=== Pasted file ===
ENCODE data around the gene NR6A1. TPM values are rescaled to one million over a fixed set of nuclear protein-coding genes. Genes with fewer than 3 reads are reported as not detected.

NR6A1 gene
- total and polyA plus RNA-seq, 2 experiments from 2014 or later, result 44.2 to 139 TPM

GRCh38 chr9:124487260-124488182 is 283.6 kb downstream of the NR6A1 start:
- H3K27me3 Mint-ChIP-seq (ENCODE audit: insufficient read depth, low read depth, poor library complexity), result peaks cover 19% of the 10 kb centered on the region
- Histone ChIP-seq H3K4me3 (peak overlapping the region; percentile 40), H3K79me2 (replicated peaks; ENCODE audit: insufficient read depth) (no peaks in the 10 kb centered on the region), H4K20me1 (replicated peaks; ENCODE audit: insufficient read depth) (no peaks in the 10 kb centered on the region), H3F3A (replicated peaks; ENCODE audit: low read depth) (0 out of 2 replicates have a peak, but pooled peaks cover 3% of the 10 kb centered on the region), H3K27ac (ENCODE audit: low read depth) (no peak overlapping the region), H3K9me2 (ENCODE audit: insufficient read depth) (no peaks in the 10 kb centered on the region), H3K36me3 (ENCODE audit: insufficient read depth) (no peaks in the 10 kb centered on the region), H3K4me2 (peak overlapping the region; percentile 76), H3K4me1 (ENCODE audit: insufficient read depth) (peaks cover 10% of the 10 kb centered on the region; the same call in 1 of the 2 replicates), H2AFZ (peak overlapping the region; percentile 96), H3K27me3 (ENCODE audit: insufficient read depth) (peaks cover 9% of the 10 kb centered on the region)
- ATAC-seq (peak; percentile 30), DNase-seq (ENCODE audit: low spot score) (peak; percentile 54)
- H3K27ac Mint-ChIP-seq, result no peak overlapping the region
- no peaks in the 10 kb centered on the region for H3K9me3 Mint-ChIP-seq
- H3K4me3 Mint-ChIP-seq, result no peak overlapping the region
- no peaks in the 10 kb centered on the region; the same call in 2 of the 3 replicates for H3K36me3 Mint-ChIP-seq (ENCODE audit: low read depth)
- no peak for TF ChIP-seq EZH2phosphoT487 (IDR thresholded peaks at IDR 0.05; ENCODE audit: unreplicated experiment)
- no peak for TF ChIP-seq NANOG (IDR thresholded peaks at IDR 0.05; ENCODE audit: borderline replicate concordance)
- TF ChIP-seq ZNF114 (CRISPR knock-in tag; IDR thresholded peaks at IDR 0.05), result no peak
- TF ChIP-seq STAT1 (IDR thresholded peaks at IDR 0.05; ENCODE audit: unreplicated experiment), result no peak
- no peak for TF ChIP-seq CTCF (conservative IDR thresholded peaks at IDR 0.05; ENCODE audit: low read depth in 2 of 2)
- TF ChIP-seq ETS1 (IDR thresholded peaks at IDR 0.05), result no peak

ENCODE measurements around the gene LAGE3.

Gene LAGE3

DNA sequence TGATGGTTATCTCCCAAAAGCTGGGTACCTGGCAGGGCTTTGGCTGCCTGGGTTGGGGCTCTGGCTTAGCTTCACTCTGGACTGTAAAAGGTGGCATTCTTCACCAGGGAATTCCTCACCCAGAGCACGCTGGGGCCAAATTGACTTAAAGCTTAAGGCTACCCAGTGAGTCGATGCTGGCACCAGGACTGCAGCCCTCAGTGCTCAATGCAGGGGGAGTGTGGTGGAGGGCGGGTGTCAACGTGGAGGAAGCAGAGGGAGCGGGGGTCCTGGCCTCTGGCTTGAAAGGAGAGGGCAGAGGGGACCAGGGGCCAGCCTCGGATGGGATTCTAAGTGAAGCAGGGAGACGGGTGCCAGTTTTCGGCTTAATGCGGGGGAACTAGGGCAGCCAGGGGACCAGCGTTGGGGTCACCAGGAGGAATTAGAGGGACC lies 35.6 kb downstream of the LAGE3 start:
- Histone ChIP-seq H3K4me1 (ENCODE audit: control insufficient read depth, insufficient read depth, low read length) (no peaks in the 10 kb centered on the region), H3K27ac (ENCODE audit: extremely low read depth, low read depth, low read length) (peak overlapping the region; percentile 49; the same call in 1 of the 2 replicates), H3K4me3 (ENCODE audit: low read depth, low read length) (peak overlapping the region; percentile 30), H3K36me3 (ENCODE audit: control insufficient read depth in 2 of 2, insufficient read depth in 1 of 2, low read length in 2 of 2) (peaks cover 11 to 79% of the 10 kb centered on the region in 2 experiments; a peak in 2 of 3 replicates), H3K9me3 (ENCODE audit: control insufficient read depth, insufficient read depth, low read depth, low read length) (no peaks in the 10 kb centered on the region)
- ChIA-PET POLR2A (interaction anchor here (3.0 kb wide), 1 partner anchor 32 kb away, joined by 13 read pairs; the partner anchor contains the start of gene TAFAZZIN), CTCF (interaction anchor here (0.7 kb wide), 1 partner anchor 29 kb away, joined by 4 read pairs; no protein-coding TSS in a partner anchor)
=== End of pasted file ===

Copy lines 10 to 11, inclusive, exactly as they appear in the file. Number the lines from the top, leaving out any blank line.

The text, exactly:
- H3K4me3 Mint-ChIP-seq, result no peak overlapping the region
- no peaks in the 10 kb centered on the region; the same call in 2 of the 3 replicates for H3K36me3 Mint-ChIP-seq (ENCODE audit: low read depth)